Keywords: alkaloids, direct seeding, dry tuber weight, inorganic fertilizer, organic fertilizer, transplanting, withaferine a

Procedia PDF Downloads 218
2086 Effects of Different Organic Manures on the Antioxidant Activity, Vitamin C and Nitrate Concentrations of Broccoli (Brassica oleracea L. var italica)

Authors: Sahriye Sonmez, Sedat Citak

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The objective of this study was to evaluate the effects of different organic manures on antioxidant activity, vitamin C and nitrate concentrations of broccoli (Brassica oleracea L. var italica) plants. For this purpose, broccoli plants were grown on open field conditions in 2 successive years (2011-2013) including 4 different seasons [(Spring 1 (March-June, 2011), Autumn 1 (September 2011-January 2012), Spring 2 (March-June, 2012), Autumn 2 (September 2012-January 2013)]. Organic manures (Farm manure (FM), vermicompost (VC) and leonardite (L) and its mixture (50 % FM+50% L, 50 % VC+50% FM, 50% L+50% VC and 33% FM+33% VC+33% L), one chemical fertilizer and one control, collectively 9 applications was investigated. The results indicated that the vitamin C concentrations of broccoli plants ranged from 31.4-55.8 mg/100 g, 43-631 mg/kg in nitrate concentrations and 11.0-56.7 mg/ml as IC50 inhibition values in antioxidant activities of broccoli plants. Also, it was determined that the effective applications were at the 50 % VC+50% FM for vitamin C concentrations, at the chemical fertilizer for nitrate concentrations and at the 100 % FM for antioxidant activities.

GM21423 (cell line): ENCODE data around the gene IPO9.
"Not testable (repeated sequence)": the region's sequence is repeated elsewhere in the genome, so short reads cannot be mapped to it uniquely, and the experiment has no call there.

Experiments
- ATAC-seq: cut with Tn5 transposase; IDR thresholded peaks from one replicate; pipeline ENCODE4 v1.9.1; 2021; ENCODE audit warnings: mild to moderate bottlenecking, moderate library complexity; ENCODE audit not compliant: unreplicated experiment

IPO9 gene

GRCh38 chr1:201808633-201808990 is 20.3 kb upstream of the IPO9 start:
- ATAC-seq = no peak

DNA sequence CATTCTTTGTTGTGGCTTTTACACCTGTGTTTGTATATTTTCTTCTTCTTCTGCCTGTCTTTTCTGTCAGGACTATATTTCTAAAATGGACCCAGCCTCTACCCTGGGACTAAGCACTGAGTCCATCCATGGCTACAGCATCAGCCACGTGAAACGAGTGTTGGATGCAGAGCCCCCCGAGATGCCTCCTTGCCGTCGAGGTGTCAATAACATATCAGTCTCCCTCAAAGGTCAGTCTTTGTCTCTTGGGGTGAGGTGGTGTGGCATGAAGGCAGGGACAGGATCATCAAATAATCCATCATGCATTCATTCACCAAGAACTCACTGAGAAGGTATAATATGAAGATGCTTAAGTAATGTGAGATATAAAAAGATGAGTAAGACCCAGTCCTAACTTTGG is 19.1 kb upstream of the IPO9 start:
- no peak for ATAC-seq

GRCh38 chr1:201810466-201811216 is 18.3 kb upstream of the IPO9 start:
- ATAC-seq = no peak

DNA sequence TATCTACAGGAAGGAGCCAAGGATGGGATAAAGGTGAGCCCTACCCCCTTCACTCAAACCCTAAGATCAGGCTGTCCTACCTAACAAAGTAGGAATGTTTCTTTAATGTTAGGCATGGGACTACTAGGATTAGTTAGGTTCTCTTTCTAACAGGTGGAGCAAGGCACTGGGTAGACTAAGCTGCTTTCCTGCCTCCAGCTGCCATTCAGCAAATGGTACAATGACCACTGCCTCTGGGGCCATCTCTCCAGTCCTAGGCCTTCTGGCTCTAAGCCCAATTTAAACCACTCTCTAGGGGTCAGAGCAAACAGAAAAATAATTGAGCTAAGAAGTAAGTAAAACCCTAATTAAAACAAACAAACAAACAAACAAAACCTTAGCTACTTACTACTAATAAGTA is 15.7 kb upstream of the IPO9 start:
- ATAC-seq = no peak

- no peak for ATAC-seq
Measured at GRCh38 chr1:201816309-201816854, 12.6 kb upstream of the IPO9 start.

Keywords: broccoli, chemical fertilizer, farm manure, leonardite, vermicompost

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2085 Energy Analysis of Sugarcane Production: A Case Study in Metehara Sugar Factory in Ethiopia

Authors: Wasihun Girma Hailemariam

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Energy is one of the key elements required for every agricultural activity, especially for large scale agricultural production such as sugarcane cultivation which mostly is used to produce sugar and bioethanol from sugarcane. In such kinds of resource (energy) intensive activities, energy analysis of the production system and looking for other alternatives which can reduce energy inputs of the sugarcane production process are steps forward for resource management. The purpose of this study was to determine input energy (direct and indirect) per hectare of sugarcane production sector of Metehara sugar factory in Ethiopia. Total energy consumption of the production system was 61,642 MJ/ha-yr. This total input energy is a cumulative value of different inputs (direct and indirect inputs) in the production system. The contribution of these different inputs is discussed and a scenario of substituting the most influential input by other alternative input which can replace the original input in its nutrient content was discussed. In this study the most influential input for increased energy consumption was application of organic fertilizer which accounted for 50 % of the total energy consumption. Filter cake which is a residue from the sugar production in the factory was used to substitute the organic fertilizer and the reduction in the energy consumption of the sugarcane production was discussed